Imagine paying up to an additional £348 per year on energy bills while contributing to your child’s death AND destroying the planet. Sounds crazy, right? But that’s exactly what’s happening. Switching to 100% renewable energy will help save your child, your money and our planet.
The average UK household could be paying hundreds more per year on energy bills just 12 months after signing up and switching to the “best” deals using Energy comparison sites like USwitch and MoneySupermarket, according to new data published by Octopus Energy.
Customers Drawn in by Cheap Starting Prices
Customers who switch energy suppliers to take advantage of the best deals often get moved onto significantly more expensive tariffs, with hikes of up to 48% increase in energy prices from the Big 6 companies.
The Big 6 UK energy suppliers consist of British Gas, EDF Energy, E.ON UK, npower, ScottishPower and SSE, and currently supply close to 95% of British households with gas and electricity (uswitch.com).
Octopus Energy aims to address this problem by offering consistent and transparent “fair prices forever” deals, not taking part in the underhand bills hike other large Energy companies adopt.
12 Month Hidden Costs
The typical energy contract sees cheaper 12 month starting costs before prices increase, forcing customers to begin paying a more expensive tariff without clearly indicating the hidden costs.
Extra charges from smaller suppliers totaled to less than £30 a year.
Big Six Receive Criticism
It is not just Octopus Energy who have criticized the Big 6. In 2015, Stephen Fitzpatrick, head of competitor Ovo Energy, told The Telegraph:
“It was “impossible” for suppliers such as ScottishPower, npower and British Gas to be making a profit on their cheapest deals if their overall profit margins-including the majority of customers on much more expensive deals- were as low as they claimed.”
He said that companies should be forced to prove that prices charged for different tariffs reflect their supply costs. This would then force companies to cut costs across the board.
What Happens When the Fixed Period Expires?
The graph above shows Customers sign ups represented by the blue prices and what they end up paying in orange, once the fixed period expires.
For example, a typical customer supplied by npower would pay on average £724 for the first year, however this would then rise by a staggering £348 at the end of the fixed period.
If they stay with the same energy company for a further two years, this would cost £696 more than what they signed up for. Add another two years on top of that and the customer would be on average £1392 worse off than the deal they initially signed up to.
Six of the top 10 deals advertised over the past 6 months by each supplier had potential price hikes of over 38%, that’s £284 or more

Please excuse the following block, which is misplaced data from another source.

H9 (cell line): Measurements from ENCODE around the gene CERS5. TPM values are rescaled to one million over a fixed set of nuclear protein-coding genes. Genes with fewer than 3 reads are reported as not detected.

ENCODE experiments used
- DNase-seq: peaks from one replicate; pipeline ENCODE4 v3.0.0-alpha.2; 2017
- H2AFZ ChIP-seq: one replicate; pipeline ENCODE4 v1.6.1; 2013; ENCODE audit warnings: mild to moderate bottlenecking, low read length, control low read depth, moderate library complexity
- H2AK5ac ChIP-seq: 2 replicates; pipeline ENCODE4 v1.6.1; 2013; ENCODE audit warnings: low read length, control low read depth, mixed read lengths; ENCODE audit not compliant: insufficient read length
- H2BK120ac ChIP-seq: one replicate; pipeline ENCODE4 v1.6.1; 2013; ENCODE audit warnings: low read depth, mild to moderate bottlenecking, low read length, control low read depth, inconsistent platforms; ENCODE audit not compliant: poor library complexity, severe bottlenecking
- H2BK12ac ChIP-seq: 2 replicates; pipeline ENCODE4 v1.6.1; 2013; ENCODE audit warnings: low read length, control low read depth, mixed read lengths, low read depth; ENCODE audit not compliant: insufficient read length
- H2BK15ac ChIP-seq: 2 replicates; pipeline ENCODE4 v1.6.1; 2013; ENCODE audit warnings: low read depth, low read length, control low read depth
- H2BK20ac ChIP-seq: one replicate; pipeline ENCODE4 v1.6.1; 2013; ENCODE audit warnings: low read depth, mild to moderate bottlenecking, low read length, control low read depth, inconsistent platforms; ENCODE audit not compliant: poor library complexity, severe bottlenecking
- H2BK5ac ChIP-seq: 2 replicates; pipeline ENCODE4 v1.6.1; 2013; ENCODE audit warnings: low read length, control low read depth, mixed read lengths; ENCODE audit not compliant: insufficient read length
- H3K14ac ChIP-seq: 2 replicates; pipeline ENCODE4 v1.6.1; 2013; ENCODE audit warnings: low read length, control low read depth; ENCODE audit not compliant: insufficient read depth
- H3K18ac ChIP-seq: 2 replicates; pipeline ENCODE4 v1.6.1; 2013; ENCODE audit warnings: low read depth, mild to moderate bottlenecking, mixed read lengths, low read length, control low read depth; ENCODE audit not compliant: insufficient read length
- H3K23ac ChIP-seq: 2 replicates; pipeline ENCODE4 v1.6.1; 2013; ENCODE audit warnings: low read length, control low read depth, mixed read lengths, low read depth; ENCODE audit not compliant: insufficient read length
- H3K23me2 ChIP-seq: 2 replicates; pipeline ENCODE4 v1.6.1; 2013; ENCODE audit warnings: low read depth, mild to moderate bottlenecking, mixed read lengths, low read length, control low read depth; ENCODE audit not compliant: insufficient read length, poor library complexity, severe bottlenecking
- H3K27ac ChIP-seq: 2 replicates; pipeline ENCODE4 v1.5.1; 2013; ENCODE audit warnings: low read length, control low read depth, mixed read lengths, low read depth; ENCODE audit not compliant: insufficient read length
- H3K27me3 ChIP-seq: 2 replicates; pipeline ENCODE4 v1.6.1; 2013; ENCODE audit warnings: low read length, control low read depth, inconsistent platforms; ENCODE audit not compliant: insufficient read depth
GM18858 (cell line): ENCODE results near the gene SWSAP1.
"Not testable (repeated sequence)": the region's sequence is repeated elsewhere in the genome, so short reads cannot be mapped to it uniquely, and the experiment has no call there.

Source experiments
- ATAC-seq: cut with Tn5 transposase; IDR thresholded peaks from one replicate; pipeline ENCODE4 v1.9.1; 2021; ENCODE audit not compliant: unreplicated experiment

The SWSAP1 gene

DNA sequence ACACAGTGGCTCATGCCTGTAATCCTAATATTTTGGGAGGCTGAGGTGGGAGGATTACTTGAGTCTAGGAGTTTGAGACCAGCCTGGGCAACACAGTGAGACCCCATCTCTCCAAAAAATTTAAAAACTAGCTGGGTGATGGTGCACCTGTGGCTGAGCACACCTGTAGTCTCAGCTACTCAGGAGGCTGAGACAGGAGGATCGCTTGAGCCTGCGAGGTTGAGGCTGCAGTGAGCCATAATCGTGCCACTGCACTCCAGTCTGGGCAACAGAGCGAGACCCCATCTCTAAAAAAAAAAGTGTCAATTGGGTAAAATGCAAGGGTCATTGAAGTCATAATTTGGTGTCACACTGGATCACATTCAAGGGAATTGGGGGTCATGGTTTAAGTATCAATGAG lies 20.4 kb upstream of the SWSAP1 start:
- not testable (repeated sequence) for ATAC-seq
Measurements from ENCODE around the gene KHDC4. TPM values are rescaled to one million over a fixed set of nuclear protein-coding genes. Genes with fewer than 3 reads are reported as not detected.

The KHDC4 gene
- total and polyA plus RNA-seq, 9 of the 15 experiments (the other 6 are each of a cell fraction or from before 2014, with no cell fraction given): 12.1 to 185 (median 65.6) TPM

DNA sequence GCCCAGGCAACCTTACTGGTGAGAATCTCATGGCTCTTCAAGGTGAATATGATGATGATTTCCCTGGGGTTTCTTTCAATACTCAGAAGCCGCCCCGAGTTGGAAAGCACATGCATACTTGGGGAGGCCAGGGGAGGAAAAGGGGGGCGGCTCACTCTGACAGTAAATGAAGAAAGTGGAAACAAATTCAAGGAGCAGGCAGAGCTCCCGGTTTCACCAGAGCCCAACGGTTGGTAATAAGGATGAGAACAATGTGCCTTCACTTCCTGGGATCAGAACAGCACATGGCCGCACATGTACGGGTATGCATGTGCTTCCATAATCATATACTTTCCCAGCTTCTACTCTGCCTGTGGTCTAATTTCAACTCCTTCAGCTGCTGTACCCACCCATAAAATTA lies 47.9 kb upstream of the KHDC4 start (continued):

The longer a customer remains with an energy company, the more likely they are to be moved to a higher tariff, widening the gap between the initial deal and what they end up spending.
Ditching Bigger Energy Suppliers
Households are gradually becoming savvier as they are now ditching big name energy suppliers in favor of smaller independent suppliers, such as Octopus Energy.
A report published in 2015 by Cornwall Energy assessment of Ofgem data found that more than three million households are now customers of small suppliers.
In 2014, the Big Six energy firms lost an astonishing 660,000 customers.
The data indicated that these bigger energy suppliers lost 115,000 dual fuel accounts to independent energy companies in the three months leading up to 31 July.
More recently, according to data from Centrica in 2016, British Gas lost more than 400,000 customers from January-June to independent suppliers.
A Solution: Long Term Price and Deal Price
Greg Jackson, Founder of Octopus Energy said:
“This problem is easy to solve. Advertised rates should indicate the current “long term” price as well as the deal price, or show a multi-year estimate so that the vast majority of customers who don’t switch every 12 months can make informed choices when they choose a supplier.”
“We’d encourage people to check what sorts of rates suppliers charge after the fixed period. Does the company you’re switching to treat loyal customers well, or try to squeeze them as soon as it can?”
This year, Octopus Energy launched as a transparent, low cost energy supplier aiming to provide fair pricing to those living in the UK.
The supplier believes in renewable generation and a low carbon dioxide future. In 2011 Octopus Energy built a solar generation plant and have gone on to build 154 solar farms in the UK and 66 projects in France.
If you are unsure whether you are paying too much for your energy you might want to compare independent Energy suppliers with the Big 6 to see who offers deals that are cost efficient in the long term.